Rarely, however, is such a view as this obtained by the modern hunter or tourist, who may travel for miles through the most secluded recesses of the Highlands without seeing one of these forest herds. The far-extended sides of the Grampians are now seldom trodden by the red deer, which seem to have left for ever the high retreats of Benlomond, Benledi, and Benmore. Who have driven these stately deer from the long valleys and heaths of these Scottish mountains? It is not the rifle of the hunter, for that is really less destructive than the ancient chase, where hundreds perished in a day by the attacks of armies of huntsmen. The deer have been expelled from their ancient homes by sheep; these are the victors before which the proud herds of the hills have retired and dwindled away. In fact, the love of mutton has worked fatally for the “tall deer,” which the Norman kings cherished like petted children, and for the preservation of which such sanguinary laws were made as must for ever dim the names of some of our proud monarchs. How vain all these struggles to perpetuate these noble animals in the face of Smithfield, which calls aloud from the centre of the huge metropolis for sheep; and lo! sheep come. But whence do they come? From the old homes of the red deer, which have been warned off from a thousand moors, to make room for such ignoble rivals. The increase of population has made the rearing of sheep a source of income to the Highland lairds, who are, in these times, more pleased with the sight of ten thousand sheep pasturing on a Scottish hill than with the possession of herds of deer. Some proprietors have, however, set apart the extensive forests on their wild estates for the red deer; and there these animals dwell unmolested in the solitudes they love. Into these retreats no creature is allowed to enter; for the red deer are too jealous of intruders to dwell peacefully in the places trodden by other animals. Even in the present year, 1848, some of the landlords are contemplating the establishment of deer-walks, which the zeal of our modern sportsmen will amply patronise. As these grounds will be let out at high rents, the returns may for a time be as profitable as those derived from sheep-farms. Whether the substitution of deer for sheep in an extensive tract of country will not be followed by great demoralisation amongst the peasantry, is a matter upon which we cannot as yet pronounce a judgment. It cannot, however, be forgotten, that the preservation of deer in our English forests was attended by such evils, nourishing poaching, drunkenness, and idleness amongst the population.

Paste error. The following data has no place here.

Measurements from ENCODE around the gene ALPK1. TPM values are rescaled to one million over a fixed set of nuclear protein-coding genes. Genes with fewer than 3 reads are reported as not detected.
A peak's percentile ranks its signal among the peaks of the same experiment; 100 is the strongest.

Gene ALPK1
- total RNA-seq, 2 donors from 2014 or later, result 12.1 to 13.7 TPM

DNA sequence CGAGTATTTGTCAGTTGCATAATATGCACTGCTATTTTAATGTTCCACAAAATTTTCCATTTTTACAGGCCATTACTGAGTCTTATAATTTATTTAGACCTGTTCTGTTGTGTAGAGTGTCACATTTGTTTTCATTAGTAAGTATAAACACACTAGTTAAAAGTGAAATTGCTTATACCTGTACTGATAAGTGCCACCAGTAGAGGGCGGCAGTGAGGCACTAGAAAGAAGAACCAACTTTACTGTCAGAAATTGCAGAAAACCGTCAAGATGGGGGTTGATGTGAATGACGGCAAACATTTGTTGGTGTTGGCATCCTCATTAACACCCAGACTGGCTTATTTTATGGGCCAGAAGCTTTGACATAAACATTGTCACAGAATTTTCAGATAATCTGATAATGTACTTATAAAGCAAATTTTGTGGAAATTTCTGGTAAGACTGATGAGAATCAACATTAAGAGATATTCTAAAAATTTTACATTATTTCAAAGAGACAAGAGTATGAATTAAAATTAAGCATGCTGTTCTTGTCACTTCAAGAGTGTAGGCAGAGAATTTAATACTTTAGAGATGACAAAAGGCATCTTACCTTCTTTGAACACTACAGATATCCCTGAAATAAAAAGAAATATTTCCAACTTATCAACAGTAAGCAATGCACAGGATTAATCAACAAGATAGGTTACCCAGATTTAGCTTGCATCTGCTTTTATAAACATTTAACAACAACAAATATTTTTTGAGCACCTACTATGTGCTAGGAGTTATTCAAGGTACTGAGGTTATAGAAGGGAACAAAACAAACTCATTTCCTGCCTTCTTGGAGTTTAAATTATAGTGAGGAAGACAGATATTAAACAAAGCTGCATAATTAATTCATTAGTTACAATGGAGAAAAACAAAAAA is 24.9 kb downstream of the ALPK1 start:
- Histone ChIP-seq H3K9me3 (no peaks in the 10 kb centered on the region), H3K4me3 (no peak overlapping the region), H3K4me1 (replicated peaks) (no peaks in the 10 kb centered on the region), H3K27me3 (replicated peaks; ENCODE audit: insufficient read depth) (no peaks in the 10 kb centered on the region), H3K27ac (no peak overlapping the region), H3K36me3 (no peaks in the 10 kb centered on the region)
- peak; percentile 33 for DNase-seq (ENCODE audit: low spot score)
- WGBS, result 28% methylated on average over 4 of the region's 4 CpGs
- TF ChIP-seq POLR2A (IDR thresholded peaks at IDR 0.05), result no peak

This last remark leads us to the fact that the red deer were protected in the royal forests of this country till within a very recent period. At the beginning of the eighteenth century, Woolmer in Hampshire contained a herd of 500 red deer; but these were removed to Windsor forest about the middle of the same century, to avoid their destruction by desperate gangs of poachers. So extensive were the depredations committed by these men, called Waltham Blacks, that an act of parliament was passed in the ninth of George the First, for the purpose of suppressing their outrages. This statute was called the Black Act, and is remarkable for the barbarous ferocity of its enactments, by which the short-sighted legislators of the day expected to diminish offences, whilst creating the temptation to crime by an irrational revival of the old forest laws. The result proved the feebleness of laws, when enacted under such circumstances; the Waltham Blacks continued their poaching in spite of the act, and the great majority of the peasantry sided with them, rather applauding their spirit than seeking to repress or intimidate them. The almost total destruction of the noble deer followed ; and every head in Woolmer forest might have perished, had not the Duke of Cumberland sent his yeomen prickers with orders to capture every animal, and remove all to the more secure retreats of Windsor.

Gilbert White dwells with delight upon the noble spectacle once presented in Woolmer forest, when five hundred red deer were driven down the vale, in presence of Queen Anne. These are the words of the popular naturalist:

“Queen Anne, as she was journeying on the Portsmouth road, did not think the forest of Woolmer beneath her royal regard.